WASHINGTON (May. 23)
America’s trade union leadership, honoring former Israeli Premier Golda Meir in an emotion-laden demonstration of solidarity with her and her country, demanded recognition by the Arab governments of Israel’s sovereignty as a Jewish State as the basis for movement towards peace in the Middle East.
The occasion was the AFL-CIO’s presentation here of its highest honor–the Philip Murray-William Green Award–to Mrs. Meir at a dinner Thursday night at the Shoreham Americana Hotel that drew an enthusiastic attendance of 1700 delegates and guests attending the labor federation’s community services program.
“Some are saying Israel is too rigid, not flexible enough.” ALF-CIO President George Meany said. “When you hear that, remember, this–when Israel’s neighbors have taken an oath, virtually in blood, to bring about Israel’s destruction as a sovereign state, the first requisite is a commitment of sovereignty to Israel, not by the United States, not by the Soviet Union, not in a combination of both of them but a sovereignty pledge by her neighbors. Then we will have a real foundation for peace in the Middle East.”
WILL BE THERE WHEN CHIPS ARE DOWN
Declaring the United States must continue to provide Israel with whatever material requirements she needs and not be “tied down by concessions that would destroy her.” Meany urged “pressure” on the Arab states to recognize Israel which “has the right to live.” The veteran unionist, reiterating that the American trade union movement will continue “to go all out to preserve Israel,” concluded with a direct pledge to Mrs. Meir: “I say to you, Golda, come what may, we will be there when the chips are down.”
AFL-CIO Secretary Treasurer Lane Kirkland, recalling the trade movement’s steadfast support for a Jewish homeland and Israel over the past 49 years, charged American corporations are abetting “a boycott and blockade,” of Israel in support of “the state of war” that “is maintained solely by the Arab states.” He decried pressures on Israel “to make concessions, concessions and concessions with no hope of an end to them.”
OPTIMISTIC ABOUT ULTIMATE PEACE
In her half-hour extemporaneous response, delivered in firm tones and no hesitation, Mrs. Meir expressed optimism for ultimate peace, observing that Egypt’s women will not tolerate Egypt’s poor health and economic conditions and continue to allow their sons to die in wars.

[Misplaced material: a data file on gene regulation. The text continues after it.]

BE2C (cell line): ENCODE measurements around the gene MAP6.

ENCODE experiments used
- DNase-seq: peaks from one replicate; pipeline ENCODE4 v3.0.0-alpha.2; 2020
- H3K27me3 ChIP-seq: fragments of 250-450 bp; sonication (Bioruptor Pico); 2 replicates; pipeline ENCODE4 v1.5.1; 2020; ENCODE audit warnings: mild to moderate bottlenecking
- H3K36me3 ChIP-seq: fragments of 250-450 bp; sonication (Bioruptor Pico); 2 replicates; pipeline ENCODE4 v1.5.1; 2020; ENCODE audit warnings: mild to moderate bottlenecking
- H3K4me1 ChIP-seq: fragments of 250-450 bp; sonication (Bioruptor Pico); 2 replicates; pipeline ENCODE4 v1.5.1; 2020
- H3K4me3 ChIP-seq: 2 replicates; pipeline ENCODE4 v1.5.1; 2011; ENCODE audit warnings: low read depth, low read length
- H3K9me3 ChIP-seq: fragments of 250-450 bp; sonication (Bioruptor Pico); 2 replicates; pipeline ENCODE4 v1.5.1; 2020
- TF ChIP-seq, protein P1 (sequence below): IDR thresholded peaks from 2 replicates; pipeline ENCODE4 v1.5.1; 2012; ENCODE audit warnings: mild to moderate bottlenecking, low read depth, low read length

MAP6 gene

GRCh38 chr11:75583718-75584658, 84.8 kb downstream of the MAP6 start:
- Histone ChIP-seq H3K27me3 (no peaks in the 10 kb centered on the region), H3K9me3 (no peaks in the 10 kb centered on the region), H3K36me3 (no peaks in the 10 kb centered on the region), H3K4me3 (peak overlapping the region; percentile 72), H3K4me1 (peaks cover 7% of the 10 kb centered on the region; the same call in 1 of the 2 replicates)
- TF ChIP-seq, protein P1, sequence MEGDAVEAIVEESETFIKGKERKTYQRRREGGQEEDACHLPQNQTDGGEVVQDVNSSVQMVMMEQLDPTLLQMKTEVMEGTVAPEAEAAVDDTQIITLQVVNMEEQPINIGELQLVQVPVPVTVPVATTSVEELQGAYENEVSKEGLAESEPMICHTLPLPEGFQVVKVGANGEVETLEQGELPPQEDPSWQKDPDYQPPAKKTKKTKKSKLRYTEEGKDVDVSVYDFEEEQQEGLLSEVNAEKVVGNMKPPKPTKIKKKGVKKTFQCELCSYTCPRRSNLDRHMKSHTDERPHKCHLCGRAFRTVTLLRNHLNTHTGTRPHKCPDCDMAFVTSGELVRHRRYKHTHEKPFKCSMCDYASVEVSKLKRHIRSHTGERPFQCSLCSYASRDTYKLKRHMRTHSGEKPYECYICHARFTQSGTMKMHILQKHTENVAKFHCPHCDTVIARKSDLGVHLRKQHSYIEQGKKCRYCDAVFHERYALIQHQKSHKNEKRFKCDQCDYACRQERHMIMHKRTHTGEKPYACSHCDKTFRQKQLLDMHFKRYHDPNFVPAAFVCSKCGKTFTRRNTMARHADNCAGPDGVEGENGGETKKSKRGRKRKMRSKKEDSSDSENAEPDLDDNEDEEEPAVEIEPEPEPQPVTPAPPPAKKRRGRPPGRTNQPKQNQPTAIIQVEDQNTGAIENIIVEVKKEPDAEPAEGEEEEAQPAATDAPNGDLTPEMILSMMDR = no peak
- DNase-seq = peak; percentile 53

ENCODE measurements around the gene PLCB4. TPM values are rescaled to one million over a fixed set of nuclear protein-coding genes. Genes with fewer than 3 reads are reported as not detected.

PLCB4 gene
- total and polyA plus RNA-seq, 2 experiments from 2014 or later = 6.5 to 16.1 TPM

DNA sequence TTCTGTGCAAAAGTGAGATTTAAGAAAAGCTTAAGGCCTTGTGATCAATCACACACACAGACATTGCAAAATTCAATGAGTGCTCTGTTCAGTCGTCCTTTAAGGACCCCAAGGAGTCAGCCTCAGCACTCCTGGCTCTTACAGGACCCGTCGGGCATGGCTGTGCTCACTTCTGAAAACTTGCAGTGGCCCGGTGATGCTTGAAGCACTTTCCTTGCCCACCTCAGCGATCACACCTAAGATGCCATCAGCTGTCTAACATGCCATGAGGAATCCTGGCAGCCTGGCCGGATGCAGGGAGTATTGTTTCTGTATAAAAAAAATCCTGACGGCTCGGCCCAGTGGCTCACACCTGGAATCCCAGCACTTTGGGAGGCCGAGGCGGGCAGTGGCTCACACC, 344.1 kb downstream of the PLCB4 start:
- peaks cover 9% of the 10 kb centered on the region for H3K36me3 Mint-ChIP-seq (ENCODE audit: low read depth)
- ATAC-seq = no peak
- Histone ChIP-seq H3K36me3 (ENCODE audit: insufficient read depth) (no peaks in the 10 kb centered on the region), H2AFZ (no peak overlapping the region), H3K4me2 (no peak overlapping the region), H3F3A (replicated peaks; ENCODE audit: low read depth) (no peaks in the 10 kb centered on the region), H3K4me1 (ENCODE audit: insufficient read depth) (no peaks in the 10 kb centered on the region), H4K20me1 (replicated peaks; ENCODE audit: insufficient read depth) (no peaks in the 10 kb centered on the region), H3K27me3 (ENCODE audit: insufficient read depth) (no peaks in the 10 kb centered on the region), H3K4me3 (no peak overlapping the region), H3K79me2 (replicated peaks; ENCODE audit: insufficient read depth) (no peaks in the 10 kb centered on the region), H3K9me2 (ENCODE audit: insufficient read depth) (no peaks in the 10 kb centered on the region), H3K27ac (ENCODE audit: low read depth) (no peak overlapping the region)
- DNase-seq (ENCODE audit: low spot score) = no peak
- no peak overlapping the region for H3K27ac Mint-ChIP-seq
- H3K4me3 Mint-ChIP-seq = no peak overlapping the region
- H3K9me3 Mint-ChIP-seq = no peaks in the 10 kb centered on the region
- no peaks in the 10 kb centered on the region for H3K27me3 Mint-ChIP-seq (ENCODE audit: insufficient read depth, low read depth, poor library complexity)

Challenging Israel’s critics, Mrs. Meir pointed out that Israel has asked for negotiations with the Arabs “not as victors or losers but as equals” since 1967 and declared: “I will never understand why at the United Nations not a voice is raised on this simple question of asking the Arabs to sit down with the Israelis and see if they are not prepared to settle.”
Noting the demands that both Israel and the Arabs must take risks for peace. Mrs. Meir asked what danger is there for Egypt when the Israelis are moving away from the Suez. She also asked why “not a voice is raised” in the United Nations on the violence in Lebanon with more than 20,000 dead and 50,000 wounded while Israel is being continually censured.
Remarking she had been told on her current visit here that the Israeli settlements in the occupied territories are not liked here, she pointed out that her critic admitted that the Arabs want Israel to leave the territories without negotiating.
‘RETURN TO YOUR SENSES’
In presenting the Murray-Green award to Mrs. Meir, the first foreigner to receive it since it was established 20 years ago, Peter Bommarito, chairman of the AFL-CIO Community Services Committee, declared to Israel’s enemies, “this month of May is Mental Health Month–please take heed and return to your senses.” Washington’s Mayor Walter Washington, presented Mrs. Meir with a silver plaque on behalf of the city as a commemorative of America’s Bicentennial celebration.